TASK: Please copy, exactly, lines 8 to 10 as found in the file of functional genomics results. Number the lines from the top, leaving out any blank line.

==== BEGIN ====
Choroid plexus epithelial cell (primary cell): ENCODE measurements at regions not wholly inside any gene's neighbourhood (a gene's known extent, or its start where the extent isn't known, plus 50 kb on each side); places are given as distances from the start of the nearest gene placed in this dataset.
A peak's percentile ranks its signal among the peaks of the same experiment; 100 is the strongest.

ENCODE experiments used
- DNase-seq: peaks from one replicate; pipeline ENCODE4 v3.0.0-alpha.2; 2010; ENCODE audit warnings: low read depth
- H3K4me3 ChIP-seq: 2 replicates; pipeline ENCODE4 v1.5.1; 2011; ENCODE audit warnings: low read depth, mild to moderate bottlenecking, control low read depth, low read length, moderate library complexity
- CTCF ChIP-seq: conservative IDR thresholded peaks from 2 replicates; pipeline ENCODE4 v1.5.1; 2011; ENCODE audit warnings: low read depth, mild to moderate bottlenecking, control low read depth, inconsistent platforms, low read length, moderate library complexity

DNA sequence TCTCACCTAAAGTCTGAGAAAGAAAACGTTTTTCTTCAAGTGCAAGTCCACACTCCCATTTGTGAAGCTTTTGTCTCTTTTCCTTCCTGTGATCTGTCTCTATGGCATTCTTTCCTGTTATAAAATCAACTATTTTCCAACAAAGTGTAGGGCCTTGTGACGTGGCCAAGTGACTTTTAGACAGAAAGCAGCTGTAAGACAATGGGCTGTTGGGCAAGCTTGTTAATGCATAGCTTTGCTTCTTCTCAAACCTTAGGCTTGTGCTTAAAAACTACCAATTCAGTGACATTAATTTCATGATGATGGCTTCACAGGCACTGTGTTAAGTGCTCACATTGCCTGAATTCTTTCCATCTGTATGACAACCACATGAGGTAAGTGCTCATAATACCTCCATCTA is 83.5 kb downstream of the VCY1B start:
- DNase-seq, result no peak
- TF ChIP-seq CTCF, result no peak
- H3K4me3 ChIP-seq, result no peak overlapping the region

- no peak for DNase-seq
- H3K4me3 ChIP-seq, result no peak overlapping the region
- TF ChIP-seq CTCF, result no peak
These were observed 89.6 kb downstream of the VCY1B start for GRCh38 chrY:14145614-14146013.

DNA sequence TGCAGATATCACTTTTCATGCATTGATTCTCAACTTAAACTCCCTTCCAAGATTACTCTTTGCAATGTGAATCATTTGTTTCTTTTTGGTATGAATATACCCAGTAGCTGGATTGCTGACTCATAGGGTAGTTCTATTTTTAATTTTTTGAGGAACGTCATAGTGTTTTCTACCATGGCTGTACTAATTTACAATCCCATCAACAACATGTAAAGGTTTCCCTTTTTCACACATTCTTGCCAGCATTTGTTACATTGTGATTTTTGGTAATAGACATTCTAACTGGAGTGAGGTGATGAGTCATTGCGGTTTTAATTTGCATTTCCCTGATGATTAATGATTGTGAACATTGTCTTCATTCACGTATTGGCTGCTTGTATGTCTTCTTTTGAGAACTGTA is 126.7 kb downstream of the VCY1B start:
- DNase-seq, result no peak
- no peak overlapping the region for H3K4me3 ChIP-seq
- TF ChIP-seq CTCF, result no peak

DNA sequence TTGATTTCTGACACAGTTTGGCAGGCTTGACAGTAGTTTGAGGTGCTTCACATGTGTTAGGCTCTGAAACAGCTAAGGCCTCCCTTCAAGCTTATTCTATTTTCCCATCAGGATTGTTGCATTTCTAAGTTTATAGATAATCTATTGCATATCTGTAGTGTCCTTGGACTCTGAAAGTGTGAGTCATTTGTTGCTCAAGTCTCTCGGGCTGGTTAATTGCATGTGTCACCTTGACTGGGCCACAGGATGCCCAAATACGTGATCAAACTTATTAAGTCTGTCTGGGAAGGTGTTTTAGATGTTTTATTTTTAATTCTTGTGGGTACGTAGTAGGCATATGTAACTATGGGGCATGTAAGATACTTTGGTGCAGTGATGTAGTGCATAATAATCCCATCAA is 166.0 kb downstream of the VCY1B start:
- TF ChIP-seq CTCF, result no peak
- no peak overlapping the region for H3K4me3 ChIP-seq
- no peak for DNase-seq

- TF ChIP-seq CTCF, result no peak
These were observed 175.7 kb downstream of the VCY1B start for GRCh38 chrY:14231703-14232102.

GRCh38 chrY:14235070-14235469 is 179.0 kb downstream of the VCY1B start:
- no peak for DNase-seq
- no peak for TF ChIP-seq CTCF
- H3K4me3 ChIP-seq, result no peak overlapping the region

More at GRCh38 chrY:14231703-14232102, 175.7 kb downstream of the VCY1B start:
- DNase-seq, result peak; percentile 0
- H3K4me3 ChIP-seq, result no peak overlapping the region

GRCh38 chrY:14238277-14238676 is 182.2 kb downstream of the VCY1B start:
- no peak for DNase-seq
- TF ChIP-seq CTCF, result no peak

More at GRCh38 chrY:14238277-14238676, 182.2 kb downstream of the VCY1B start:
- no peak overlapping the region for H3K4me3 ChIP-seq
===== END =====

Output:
- DNase-seq, result no peak
- TF ChIP-seq CTCF, result no peak
- H3K4me3 ChIP-seq, result no peak overlapping the region